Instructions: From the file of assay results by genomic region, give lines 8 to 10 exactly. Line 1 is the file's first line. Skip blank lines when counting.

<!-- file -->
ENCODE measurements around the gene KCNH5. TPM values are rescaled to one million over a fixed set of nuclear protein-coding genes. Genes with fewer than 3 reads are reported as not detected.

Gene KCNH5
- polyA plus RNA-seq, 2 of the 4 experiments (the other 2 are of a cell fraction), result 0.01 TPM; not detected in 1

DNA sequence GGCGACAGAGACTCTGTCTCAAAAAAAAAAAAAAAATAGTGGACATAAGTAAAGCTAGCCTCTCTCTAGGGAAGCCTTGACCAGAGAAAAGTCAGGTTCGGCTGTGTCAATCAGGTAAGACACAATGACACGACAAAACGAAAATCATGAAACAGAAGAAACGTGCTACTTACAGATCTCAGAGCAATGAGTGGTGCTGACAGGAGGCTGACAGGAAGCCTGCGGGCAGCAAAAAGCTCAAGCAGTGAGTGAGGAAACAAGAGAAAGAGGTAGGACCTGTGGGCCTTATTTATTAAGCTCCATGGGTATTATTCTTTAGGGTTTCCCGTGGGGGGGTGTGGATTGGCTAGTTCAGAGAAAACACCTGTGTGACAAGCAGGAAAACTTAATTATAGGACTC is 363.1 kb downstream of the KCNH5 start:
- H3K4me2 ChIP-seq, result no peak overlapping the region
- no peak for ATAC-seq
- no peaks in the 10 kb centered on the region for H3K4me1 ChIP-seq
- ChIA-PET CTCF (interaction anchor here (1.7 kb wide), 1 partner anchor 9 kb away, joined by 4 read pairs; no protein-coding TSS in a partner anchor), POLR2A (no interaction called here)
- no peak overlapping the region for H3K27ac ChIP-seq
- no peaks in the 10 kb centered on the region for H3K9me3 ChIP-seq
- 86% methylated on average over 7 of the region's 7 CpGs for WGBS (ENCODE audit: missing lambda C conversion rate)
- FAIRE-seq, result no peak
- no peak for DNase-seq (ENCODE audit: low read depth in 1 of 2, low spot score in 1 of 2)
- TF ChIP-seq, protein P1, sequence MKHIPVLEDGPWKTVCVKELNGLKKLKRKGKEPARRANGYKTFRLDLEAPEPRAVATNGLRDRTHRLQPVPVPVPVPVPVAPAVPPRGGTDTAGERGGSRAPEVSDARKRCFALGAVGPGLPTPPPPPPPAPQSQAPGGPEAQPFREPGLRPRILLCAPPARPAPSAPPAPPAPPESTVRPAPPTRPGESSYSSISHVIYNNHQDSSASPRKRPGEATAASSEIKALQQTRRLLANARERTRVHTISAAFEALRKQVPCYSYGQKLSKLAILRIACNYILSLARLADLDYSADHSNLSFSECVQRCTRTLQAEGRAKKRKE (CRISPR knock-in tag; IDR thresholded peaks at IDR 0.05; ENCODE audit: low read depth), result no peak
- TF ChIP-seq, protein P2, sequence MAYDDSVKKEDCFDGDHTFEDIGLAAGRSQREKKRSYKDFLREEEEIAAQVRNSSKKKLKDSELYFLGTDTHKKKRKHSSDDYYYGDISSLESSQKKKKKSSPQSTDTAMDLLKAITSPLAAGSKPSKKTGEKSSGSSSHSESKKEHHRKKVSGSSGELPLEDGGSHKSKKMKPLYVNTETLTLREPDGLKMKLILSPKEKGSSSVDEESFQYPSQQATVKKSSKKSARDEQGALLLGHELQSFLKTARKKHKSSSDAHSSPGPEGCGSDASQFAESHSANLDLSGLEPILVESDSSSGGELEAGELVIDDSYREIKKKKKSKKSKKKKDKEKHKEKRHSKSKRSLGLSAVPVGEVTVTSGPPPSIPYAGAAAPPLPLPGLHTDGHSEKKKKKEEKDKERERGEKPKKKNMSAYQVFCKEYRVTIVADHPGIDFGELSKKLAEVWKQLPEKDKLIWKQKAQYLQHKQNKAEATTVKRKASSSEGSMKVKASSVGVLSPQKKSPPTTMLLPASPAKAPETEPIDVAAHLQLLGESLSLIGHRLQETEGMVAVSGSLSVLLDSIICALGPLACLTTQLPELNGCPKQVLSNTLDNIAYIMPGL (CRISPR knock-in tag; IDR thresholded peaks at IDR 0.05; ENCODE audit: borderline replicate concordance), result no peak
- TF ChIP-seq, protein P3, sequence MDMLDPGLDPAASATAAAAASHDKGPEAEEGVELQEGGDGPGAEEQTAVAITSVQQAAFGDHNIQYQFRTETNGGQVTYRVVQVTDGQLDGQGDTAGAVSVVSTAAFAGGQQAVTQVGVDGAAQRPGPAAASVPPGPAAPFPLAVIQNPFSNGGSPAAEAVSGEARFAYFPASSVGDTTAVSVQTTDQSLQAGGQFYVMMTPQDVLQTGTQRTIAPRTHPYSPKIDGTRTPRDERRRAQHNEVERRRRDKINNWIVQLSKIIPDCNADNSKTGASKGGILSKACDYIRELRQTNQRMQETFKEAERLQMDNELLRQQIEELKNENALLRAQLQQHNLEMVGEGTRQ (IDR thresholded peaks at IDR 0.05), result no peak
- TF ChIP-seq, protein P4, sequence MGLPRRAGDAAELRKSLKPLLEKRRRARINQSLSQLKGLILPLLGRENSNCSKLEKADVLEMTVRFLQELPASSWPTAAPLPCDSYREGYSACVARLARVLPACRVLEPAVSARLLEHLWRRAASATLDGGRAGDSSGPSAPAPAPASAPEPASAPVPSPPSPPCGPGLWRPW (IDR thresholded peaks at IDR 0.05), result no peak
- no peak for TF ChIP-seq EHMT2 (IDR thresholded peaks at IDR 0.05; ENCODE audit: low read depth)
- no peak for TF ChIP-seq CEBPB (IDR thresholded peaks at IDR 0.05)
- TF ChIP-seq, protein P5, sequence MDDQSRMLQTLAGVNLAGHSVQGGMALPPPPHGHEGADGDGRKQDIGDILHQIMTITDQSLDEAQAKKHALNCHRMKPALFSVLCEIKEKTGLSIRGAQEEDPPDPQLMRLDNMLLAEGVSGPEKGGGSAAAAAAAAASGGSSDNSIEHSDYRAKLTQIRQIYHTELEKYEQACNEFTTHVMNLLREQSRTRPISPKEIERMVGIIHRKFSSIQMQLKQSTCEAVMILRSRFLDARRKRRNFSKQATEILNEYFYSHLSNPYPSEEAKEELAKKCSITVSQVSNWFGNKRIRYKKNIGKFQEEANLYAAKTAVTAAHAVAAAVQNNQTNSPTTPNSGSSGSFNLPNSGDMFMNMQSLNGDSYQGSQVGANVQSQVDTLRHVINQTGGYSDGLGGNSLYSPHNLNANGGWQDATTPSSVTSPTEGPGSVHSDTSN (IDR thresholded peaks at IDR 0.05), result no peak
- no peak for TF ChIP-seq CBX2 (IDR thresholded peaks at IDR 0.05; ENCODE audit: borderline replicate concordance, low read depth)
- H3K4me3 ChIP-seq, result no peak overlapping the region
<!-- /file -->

- ChIA-PET CTCF (interaction anchor here (1.7 kb wide), 1 partner anchor 9 kb away, joined by 4 read pairs; no protein-coding TSS in a partner anchor), POLR2A (no interaction called here)
- no peak overlapping the region for H3K27ac ChIP-seq
- no peaks in the 10 kb centered on the region for H3K9me3 ChIP-seq